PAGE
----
Tuesday, December 22, 2009

'Unique', how far you've come

Merriam Webster's Online Dictionary gives the following definition for unique:
1 : being the only one : sole "his unique concern was his own comfort" "I can't walk away with a unique copy. Suppose I lost it? — Kingsley Amis" "the unique factorization of a number into prime factors"
2 a : being without a like or equal : unequaled "could stare at the flames, each one new, violent, unique — Robert Coover" b : distinctively characteristic : peculiar 1 "this is not a condition unique to California — Ronald Reagan"
3 : unusual "a very unique ball-point pen" "we were fairly unique, the sixty of us, in that there wasn't one good mixer in the bunch — J. D. Salinger"
synonyms see strange
— unique·ly adverb
— unique·ness noun
usage Many commentators have objected to the comparison or modification (as by somewhat or very) of unique, often asserting that a thing is either unique or it is not. Objections are based chiefly on the assumption that unique has but a single absolute sense, an assumption contradicted by information readily available in a dictionary. Unique dates back to the 17th century but was little used until the end of the 18th when, according to the Oxford English Dictionary, it was reacquired from French. H. J. Todd entered it as a foreign word in his edition (1818) of Johnson's Dictionary, characterizing it as “affected and useless.” Around the middle of the 19th century it ceased to be considered foreign and came into considerable popular use. With popular use came a broadening of application beyond the original two meanings (here numbered 1 and 2a). In modern use both comparison and modification are widespread and standard but are confined to the extended senses 2b and 3. When sense 1 or sense 2a is intended, unique is used without qualifying modifiers.
Generally, I'm in agreement, but the following from the New York Times, gave me pause:
The organ, the Craighead-Saunders, is a unique instrument, not only because of its lovely sound, but also because it is a nearly exact copy of a late Baroque organ built by Adam Gottlob Casparini of East Prussia in 1776. The original stands in the Holy Ghost Church in Vilnius, Lithuania.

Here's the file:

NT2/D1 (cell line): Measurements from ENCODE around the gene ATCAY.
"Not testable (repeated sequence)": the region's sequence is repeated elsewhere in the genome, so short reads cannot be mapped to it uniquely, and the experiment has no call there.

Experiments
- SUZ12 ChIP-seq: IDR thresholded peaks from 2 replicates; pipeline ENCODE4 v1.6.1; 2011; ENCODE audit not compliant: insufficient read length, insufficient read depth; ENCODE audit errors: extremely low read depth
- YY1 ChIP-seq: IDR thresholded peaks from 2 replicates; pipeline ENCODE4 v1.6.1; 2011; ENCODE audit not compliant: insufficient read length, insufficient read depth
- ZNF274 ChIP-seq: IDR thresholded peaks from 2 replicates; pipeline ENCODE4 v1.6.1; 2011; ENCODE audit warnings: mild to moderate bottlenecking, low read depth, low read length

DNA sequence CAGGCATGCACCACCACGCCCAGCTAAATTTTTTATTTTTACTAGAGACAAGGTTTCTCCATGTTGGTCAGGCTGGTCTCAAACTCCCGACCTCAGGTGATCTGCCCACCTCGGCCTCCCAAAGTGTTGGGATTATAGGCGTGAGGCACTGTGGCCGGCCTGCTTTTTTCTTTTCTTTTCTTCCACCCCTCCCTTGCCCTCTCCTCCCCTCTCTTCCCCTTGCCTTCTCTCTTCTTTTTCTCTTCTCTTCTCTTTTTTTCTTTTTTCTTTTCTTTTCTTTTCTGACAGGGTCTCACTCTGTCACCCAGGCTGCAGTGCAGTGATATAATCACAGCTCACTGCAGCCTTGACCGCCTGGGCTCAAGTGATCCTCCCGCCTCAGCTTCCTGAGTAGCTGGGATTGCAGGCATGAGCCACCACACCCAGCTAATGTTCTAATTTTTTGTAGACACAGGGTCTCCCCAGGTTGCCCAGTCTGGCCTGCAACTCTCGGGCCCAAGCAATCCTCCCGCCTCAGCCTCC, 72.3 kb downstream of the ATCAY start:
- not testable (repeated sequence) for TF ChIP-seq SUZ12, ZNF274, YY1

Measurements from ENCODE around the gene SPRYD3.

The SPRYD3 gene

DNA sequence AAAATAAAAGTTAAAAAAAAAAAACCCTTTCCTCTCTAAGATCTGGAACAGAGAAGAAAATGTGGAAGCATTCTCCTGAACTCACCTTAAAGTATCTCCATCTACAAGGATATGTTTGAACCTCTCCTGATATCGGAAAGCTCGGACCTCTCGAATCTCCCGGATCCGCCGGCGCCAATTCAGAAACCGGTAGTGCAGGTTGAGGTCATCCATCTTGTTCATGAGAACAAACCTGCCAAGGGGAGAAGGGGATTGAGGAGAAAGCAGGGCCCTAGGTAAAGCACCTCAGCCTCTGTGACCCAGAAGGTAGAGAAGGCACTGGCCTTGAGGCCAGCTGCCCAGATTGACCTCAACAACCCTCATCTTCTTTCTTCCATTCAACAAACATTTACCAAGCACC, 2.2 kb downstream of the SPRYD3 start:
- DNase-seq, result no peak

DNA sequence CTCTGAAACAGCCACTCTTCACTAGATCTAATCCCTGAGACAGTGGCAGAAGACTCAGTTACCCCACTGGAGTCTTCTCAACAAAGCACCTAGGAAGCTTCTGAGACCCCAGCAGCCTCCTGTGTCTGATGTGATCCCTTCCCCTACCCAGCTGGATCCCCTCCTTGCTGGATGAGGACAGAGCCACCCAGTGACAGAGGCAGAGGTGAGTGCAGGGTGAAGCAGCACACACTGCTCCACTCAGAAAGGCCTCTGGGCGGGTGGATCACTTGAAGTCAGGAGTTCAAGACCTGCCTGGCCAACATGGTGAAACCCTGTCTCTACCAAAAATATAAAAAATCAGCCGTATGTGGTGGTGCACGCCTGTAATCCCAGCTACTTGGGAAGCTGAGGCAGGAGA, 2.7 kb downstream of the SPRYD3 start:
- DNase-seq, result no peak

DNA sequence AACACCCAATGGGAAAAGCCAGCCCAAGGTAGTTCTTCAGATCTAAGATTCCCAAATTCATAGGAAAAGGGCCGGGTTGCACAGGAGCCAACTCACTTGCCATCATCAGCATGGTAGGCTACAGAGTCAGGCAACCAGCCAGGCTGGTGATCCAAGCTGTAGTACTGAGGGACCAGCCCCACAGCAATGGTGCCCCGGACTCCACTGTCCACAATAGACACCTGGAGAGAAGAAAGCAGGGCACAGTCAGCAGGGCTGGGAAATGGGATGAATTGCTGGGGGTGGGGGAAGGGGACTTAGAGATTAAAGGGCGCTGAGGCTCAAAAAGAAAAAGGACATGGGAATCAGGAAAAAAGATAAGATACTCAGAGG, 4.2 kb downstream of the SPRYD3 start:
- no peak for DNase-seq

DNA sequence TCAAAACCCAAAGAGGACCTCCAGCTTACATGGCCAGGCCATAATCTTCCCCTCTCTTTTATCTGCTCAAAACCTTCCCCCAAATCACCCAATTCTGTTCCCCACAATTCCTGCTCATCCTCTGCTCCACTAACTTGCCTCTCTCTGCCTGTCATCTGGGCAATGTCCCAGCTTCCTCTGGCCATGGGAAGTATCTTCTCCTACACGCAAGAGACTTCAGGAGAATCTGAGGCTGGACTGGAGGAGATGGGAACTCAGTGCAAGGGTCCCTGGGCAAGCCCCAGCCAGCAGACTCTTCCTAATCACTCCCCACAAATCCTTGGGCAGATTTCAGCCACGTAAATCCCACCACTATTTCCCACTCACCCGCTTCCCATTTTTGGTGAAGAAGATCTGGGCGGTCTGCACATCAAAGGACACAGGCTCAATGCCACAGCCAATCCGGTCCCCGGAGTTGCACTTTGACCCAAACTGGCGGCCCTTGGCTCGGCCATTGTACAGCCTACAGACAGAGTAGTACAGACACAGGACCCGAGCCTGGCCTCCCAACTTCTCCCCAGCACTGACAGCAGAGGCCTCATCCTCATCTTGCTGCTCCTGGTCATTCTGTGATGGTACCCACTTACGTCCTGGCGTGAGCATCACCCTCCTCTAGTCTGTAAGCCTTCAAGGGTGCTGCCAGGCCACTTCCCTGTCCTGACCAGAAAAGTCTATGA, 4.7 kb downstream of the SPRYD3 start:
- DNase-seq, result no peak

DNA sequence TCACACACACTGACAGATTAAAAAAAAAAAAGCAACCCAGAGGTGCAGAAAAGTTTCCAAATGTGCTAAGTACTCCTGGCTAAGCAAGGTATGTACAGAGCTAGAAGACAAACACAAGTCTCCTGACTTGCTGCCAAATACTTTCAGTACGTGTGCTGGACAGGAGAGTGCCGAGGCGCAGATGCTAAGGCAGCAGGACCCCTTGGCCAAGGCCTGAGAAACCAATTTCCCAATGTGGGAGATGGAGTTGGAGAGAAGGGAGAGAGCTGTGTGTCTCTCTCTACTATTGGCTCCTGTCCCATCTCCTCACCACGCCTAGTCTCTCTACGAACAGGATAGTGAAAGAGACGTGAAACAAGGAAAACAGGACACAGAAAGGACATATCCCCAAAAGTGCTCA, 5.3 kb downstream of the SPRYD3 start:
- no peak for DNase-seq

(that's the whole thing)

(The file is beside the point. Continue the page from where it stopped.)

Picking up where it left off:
I suppose one could argue that it is the one and only copy, (i.e., that the original is not a copy), or that being only a "nearly exact copy" it had no twin, but were either of these blanched meanings really the one intended?

Saturday, December 05, 2009

Google chooses Collins COBUILD dictionary

Google launched its new dictionary service this week. Poking around, I randomly came up with the word attribute and tried it out. The defining style was immediately familiar, so I jumped over to the Collins website, and searched for attribute there. The two entries are not identical, but they're close enough as to show this is almost certainly Google's source. Here's Google's entry:

  • If you attribute something to an event or situation, you think that it was caused by that event or situation. VERB
    • Women tend to attribute their success to external causes such as luck. V n + 'to'

  • If you attribute a particular quality or feature to someone or something, you think that they have got it. VERB
    • People were beginning to attribute superhuman qualities to him. V n + 'to'
    • attribution N-UNCOUNT oft N 'of' n   /'ætrɪbj'uːʃən/
      • There's usually a lot of attribution of evil intent to those who have different views.

  • If a piece of writing, a work of art, or a remark is attributed to someone, people say that they wrote it, created it, or said it. VERB usu passive
    • This, and the remaining frescoes, are not attributed to Giotto. 'be' V-ed + 'to'
    • ...a Madonna and Child attributed to Pietro Lorenzetti. V-ed

  • An attribute is a quality or feature that someone or something has. N-COUNT usu with supp
    • Cruelty is a normal attribute of human behaviour.
    • He has every attribute you could want and could play for any team.

  • Followed by the Collins COBUILD entry:
    (FORMAL)If you attribute something to a personthingor eventyou believethat they cause it or have it. Women tend to attribute their successto luck... People were beginning to attribute superhuman qualitiesto him.verbIf a piece of writing or a remark is attributed to someonepeoplesay that that person created it or said it. ...a play attributed toWilliam Shakespeare.n-count[ˈætrɪbjuːt]An attribute is a quality or feature. Cruelty is a normal attribute ofhuman behaviour.
    What do you think? Notice that while the wording differs here and there, and Google has more senses listed, it's strikingly similar. Even some of the examples are the same.

    I think it's a great choice. The COBUILD was revolutionary when it came out, and it's still a damn fine dictionary.